Finally, our last initiative is to increase educator access to more local climate science resources, stemming from the commonly cited desire among educators to be able to speak more fluently on climate risks at their sites or regions. As part of this initiative, we are very excited to share a local climate science database featuring science resources like reports, data visualizations, and charts that focus on the San Francisco Bay Area. Educators will be able to filter by climate change aspect—sea level rise, erosion, etc.—by parts of the region, affected species, and more. We will continue to add resources to this database periodically and will be accepting additional suggestions of local climate science resources. If you’d like to submit a resource, please contact us and tell us more about the resource you’re recommending. In addition to the database, we’ll also be putting on science and educator seminars over the next six months that will be focused on spotlighting local climate science work and create more connections within the Bay Area’s science and educator communities. Check back on our events page in the coming months for more information on the seminars.
BayCLIC is looking forward to expanding our audience and we hope that, through this site, more educators are exposed to the opportunities for authentic, science-based, and personal conversations on climate change. For those curious about the challenges educators have in talking about this topic, what role education plays in this important issue, and what it means for the Bay Area, watch this brief 3-minute video that frames why we do this work.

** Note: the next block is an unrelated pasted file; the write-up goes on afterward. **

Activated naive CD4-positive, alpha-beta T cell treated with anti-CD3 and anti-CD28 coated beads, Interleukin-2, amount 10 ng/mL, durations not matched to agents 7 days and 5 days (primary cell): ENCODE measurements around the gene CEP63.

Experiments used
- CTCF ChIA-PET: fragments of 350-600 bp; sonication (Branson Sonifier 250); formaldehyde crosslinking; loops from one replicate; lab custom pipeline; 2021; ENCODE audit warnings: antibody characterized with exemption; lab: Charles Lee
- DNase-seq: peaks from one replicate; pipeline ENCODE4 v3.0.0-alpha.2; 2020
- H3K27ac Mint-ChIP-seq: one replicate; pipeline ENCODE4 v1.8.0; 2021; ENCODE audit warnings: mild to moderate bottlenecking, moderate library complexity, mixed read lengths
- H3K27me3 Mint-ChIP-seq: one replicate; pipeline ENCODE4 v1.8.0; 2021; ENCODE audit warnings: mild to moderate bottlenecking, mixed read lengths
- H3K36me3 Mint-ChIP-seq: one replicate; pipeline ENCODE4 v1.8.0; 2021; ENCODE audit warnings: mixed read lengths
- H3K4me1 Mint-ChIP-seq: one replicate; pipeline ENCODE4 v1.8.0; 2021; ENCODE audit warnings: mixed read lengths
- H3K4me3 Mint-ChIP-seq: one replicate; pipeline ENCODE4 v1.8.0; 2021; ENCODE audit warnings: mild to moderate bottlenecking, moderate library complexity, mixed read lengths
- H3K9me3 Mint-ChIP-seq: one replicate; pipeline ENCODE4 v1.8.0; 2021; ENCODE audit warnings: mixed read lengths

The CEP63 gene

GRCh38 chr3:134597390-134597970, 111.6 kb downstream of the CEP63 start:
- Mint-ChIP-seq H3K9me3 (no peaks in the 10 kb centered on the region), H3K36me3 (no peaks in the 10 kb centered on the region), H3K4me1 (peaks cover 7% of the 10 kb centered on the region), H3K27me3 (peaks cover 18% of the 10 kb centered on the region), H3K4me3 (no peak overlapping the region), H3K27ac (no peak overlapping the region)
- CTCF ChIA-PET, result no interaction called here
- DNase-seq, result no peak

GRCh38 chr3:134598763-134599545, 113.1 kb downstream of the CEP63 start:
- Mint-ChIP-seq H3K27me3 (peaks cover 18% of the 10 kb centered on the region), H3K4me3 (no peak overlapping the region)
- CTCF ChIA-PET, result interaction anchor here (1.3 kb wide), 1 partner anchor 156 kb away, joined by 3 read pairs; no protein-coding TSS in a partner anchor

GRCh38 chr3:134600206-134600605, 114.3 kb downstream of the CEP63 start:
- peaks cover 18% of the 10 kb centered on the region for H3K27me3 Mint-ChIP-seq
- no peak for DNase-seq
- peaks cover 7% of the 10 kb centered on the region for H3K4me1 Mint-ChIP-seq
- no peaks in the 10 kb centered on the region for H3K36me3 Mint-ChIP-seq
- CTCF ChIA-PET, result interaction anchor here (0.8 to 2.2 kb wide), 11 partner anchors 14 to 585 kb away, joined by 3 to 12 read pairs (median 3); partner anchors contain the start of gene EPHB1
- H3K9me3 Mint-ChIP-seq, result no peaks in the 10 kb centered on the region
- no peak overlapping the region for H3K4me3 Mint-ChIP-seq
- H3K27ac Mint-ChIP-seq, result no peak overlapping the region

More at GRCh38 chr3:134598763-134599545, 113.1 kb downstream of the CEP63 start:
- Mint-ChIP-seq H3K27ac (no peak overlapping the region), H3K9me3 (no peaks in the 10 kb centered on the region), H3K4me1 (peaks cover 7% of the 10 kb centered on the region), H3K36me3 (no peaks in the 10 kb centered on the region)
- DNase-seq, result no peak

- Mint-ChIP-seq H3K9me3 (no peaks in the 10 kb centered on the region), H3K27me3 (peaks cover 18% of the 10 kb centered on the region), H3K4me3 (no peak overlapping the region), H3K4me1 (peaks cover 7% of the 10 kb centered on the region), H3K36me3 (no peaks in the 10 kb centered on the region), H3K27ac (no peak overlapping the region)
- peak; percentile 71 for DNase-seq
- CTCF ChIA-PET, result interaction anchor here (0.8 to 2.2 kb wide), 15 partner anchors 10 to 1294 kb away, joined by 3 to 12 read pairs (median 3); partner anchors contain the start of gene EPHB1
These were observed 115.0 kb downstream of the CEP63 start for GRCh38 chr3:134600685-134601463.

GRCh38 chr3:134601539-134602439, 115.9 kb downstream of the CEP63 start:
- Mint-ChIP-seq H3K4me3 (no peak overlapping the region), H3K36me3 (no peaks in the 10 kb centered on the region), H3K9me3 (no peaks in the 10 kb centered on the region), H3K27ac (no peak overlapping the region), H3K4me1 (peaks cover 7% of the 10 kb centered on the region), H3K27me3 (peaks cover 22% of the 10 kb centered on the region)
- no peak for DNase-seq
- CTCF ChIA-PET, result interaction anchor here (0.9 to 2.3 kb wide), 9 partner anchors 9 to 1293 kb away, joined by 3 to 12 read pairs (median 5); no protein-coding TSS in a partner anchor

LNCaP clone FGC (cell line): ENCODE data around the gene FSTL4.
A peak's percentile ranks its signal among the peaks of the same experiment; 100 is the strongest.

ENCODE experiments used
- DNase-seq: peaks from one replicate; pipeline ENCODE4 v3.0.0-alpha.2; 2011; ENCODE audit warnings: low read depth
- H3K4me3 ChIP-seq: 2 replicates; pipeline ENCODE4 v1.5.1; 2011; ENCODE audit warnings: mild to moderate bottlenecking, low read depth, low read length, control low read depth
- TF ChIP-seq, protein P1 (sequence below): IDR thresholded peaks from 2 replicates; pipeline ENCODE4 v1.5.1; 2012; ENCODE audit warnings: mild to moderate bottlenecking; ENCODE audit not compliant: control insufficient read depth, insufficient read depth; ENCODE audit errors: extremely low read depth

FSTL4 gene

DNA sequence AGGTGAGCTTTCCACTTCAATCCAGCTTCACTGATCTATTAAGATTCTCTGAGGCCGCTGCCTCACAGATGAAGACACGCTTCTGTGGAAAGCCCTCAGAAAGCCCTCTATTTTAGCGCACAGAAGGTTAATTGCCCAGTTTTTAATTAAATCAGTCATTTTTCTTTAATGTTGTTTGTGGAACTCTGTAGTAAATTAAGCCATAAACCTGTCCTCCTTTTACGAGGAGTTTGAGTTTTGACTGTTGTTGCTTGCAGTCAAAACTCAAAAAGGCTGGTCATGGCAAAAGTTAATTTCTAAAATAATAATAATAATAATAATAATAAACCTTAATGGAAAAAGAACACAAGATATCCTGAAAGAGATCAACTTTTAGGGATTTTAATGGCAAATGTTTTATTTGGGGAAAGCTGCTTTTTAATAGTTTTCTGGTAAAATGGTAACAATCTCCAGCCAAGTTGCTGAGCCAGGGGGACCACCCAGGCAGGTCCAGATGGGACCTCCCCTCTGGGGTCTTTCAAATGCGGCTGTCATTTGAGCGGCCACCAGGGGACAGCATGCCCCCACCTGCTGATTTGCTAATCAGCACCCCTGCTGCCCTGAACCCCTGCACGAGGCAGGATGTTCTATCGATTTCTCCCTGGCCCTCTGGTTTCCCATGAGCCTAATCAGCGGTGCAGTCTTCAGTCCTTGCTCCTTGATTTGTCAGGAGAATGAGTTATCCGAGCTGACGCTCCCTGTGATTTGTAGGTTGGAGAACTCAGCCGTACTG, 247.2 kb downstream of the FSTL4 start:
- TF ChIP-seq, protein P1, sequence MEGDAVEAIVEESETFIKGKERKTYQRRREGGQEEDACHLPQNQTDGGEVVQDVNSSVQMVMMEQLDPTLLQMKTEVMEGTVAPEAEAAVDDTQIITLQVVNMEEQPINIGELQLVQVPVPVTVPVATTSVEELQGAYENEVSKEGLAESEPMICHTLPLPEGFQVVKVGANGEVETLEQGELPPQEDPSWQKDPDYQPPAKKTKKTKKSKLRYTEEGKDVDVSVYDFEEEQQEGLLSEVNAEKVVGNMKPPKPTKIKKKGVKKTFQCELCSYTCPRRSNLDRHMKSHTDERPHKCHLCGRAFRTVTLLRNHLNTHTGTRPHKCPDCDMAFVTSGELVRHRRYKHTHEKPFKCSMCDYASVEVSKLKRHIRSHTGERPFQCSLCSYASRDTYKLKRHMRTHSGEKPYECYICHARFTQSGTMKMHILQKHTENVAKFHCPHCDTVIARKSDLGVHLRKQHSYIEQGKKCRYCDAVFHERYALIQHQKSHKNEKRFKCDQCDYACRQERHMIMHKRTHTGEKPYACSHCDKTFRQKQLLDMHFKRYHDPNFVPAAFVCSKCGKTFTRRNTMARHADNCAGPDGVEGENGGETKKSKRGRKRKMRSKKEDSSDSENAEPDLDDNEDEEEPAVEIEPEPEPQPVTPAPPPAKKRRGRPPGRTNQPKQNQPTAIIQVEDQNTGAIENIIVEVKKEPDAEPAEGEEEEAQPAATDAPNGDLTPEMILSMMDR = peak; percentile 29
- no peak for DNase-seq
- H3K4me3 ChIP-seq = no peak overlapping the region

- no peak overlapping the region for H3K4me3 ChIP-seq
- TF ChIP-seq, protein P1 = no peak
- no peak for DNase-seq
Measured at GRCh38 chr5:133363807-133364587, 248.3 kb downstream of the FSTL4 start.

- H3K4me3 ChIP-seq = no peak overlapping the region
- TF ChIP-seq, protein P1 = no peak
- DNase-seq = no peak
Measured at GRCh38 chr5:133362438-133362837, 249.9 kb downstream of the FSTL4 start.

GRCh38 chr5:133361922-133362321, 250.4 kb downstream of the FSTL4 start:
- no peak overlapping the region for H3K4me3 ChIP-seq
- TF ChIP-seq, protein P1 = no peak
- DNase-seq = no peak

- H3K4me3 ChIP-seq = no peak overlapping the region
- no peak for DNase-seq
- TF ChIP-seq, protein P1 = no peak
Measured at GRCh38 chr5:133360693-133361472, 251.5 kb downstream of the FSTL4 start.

As we approach this Earth Day, it’s important to reflect that, as Rachel Carson one wrote “in nature, nothing exists alone.” Just as ecosystems are connected, environmental issues are connected to issues of social justice, community health, responsible land management, and much more. One of the most cross cutting environmental problems we’re currently facing is climate change, which not only touches the environment but affects the people, places, and animals we care about.
Next week, the Golden Gate National Park Conservancy will be celebrating Earth Day (April 22) with a series of events throughout the week, wrapping up on April 29th. As a part of this celebration, the Institute will be hosting a climate change communications workshop for staff. Scheduled for Thursday, April 27th, this workshop will cover the role that parks can play in addressing climate change, basic climate science concepts, climate communications best practices, and share out some of the exciting progress already happening in our parks. The workshop will also set aside time for participants to think about how they can take back what they’ll learned to their own educational programs.